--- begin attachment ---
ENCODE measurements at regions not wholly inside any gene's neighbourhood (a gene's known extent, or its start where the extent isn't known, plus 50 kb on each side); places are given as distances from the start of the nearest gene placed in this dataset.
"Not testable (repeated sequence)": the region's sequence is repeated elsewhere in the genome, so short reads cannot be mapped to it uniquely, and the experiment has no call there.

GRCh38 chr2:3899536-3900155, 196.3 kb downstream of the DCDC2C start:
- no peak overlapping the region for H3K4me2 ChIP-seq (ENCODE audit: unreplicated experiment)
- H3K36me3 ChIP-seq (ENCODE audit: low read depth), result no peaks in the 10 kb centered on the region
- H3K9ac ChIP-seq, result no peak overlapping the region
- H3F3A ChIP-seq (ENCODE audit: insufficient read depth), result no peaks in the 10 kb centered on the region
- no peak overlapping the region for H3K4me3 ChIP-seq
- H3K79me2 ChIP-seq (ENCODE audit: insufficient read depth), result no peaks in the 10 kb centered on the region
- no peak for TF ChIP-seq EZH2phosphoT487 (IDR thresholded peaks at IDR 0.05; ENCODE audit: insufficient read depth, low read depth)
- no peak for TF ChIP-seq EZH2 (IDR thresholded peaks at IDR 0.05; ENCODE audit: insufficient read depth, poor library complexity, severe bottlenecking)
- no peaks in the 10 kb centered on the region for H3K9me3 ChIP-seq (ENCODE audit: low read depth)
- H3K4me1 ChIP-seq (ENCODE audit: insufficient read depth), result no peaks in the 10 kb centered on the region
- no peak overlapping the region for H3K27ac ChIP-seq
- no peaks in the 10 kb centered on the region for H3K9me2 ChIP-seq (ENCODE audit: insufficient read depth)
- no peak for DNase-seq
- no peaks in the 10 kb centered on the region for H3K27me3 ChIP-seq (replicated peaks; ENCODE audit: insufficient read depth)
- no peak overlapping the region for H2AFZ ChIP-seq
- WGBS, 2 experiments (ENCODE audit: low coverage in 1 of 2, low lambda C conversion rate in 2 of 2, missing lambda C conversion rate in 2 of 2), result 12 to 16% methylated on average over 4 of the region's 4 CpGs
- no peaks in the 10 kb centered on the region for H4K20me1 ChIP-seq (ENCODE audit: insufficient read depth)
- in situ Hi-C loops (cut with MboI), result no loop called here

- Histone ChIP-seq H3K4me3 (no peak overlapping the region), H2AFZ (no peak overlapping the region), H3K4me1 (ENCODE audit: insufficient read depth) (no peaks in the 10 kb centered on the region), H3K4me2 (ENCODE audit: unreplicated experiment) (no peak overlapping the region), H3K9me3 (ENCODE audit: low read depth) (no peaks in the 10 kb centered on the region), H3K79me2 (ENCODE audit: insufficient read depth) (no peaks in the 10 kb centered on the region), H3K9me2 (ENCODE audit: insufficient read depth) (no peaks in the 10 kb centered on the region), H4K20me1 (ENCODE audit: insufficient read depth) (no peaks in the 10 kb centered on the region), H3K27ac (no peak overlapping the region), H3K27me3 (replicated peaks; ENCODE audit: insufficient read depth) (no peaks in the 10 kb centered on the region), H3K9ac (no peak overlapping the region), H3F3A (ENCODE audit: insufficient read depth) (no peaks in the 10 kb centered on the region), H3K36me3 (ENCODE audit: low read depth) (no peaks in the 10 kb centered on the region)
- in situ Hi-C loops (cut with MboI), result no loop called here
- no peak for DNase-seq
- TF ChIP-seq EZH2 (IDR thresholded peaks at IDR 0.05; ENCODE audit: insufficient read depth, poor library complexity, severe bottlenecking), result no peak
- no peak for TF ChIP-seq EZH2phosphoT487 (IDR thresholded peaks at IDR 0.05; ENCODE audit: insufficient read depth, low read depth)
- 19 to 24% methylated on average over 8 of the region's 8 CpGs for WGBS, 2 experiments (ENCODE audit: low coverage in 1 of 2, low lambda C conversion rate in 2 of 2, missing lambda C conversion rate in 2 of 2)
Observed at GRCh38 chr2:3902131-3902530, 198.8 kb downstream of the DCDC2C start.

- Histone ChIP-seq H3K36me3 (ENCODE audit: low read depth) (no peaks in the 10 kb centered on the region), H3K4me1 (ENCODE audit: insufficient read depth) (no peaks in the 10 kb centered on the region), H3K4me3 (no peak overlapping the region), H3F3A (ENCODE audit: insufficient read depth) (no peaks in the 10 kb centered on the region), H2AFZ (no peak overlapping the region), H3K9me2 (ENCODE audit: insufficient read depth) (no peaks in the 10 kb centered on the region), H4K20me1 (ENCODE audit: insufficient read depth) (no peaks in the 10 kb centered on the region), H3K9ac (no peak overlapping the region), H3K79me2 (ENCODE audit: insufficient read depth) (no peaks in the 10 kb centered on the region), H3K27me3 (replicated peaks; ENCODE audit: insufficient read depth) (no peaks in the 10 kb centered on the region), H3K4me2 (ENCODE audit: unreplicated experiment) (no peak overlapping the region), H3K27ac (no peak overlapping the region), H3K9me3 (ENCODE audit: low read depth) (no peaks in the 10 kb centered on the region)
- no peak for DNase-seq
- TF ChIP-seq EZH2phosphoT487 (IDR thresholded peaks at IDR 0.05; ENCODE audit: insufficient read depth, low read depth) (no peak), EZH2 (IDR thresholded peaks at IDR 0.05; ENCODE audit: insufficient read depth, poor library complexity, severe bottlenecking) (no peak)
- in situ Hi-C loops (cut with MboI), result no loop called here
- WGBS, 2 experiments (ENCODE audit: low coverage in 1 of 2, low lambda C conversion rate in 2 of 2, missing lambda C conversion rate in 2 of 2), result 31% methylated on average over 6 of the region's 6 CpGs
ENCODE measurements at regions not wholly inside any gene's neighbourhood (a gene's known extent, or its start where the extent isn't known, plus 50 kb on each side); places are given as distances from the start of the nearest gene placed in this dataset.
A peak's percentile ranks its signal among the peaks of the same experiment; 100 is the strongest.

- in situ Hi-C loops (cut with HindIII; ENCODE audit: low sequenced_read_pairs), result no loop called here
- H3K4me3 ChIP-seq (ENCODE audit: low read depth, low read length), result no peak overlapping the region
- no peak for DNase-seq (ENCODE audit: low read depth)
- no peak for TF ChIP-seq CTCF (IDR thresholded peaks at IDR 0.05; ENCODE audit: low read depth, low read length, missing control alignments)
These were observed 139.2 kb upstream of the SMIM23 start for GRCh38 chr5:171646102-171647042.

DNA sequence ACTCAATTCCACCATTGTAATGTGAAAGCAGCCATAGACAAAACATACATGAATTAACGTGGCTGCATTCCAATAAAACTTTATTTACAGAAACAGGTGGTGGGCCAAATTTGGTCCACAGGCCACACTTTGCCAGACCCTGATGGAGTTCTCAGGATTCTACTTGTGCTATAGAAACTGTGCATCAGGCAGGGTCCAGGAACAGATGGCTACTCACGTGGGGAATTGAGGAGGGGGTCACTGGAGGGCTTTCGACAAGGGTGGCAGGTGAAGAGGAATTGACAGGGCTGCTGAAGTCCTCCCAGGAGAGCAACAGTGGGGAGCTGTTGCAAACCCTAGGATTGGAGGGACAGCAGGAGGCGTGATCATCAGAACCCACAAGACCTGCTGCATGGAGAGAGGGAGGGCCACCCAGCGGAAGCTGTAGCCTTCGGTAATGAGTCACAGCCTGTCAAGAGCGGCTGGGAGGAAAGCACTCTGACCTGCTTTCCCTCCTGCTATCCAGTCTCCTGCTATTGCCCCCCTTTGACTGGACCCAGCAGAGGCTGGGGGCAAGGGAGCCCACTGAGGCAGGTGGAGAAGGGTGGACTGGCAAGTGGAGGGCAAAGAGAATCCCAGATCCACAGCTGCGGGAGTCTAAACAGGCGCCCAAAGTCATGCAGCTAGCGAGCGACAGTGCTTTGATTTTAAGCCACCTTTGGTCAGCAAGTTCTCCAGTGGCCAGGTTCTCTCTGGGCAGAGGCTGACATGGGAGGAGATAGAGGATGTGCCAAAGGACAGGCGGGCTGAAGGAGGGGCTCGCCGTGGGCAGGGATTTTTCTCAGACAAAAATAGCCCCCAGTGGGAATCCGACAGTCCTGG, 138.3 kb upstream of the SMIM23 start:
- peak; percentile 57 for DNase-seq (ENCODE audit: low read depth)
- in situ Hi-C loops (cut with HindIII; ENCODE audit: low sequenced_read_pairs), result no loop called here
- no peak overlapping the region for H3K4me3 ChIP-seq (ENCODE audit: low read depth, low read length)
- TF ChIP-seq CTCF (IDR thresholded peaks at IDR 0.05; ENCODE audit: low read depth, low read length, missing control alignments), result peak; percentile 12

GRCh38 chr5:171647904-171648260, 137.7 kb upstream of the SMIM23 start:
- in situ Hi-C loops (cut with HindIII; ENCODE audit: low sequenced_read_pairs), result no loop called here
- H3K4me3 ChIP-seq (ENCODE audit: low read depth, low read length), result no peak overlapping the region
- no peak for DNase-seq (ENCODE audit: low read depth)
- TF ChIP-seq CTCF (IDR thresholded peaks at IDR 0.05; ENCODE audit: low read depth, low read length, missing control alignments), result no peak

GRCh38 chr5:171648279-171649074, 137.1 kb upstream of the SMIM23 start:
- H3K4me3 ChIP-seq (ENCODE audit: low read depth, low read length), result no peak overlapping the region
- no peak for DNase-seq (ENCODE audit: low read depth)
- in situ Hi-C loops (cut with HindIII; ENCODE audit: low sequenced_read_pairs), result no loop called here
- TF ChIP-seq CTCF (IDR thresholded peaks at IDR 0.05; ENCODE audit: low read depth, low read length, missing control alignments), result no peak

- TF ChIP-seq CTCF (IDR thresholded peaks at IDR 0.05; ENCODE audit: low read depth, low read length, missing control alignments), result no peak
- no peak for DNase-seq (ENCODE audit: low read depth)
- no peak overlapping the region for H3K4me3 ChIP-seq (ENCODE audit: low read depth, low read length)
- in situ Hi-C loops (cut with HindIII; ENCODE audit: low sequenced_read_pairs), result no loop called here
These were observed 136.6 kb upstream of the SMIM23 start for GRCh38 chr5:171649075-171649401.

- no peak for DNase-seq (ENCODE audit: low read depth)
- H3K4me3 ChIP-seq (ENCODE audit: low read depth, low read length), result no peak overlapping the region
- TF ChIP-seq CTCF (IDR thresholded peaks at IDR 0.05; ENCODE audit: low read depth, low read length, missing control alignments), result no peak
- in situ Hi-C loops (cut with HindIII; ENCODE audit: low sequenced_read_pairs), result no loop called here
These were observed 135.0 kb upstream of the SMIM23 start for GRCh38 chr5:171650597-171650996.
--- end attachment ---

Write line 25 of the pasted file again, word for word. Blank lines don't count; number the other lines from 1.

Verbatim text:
- TF ChIP-seq EZH2 (IDR thresholded peaks at IDR 0.05; ENCODE audit: insufficient read depth, poor library complexity, severe bottlenecking), result no peak